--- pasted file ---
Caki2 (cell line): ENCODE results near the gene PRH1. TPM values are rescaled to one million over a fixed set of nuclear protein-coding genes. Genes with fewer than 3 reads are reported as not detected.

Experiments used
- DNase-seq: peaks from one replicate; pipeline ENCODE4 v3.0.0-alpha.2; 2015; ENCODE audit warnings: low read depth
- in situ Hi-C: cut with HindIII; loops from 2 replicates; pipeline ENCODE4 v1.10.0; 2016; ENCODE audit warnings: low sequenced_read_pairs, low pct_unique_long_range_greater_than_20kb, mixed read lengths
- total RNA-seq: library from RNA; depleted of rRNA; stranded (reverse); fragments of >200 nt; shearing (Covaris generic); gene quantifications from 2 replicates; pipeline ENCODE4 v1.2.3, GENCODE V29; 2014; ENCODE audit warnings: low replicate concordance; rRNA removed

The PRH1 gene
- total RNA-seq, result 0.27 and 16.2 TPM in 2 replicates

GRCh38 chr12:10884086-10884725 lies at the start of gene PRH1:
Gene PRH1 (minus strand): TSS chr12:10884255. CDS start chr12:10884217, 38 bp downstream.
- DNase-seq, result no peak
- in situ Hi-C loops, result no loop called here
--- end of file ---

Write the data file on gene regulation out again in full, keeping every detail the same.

Caki2 (cell line): ENCODE results near the gene PRH1. TPM values are rescaled to one million over a fixed set of nuclear protein-coding genes. Genes with fewer than 3 reads are reported as not detected.

Experiments used
- DNase-seq: peaks from one replicate; pipeline ENCODE4 v3.0.0-alpha.2; 2015; ENCODE audit warnings: low read depth
- in situ Hi-C: cut with HindIII; loops from 2 replicates; pipeline ENCODE4 v1.10.0; 2016; ENCODE audit warnings: low sequenced_read_pairs, low pct_unique_long_range_greater_than_20kb, mixed read lengths
- total RNA-seq: library from RNA; depleted of rRNA; stranded (reverse); fragments of >200 nt; shearing (Covaris generic); gene quantifications from 2 replicates; pipeline ENCODE4 v1.2.3, GENCODE V29; 2014; ENCODE audit warnings: low replicate concordance; rRNA removed

The PRH1 gene
- total RNA-seq, result 0.27 and 16.2 TPM in 2 replicates

GRCh38 chr12:10884086-10884725 lies at the start of gene PRH1:
Gene PRH1 (minus strand): TSS chr12:10884255. CDS start chr12:10884217, 38 bp downstream.
- DNase-seq, result no peak
- in situ Hi-C loops, result no loop called here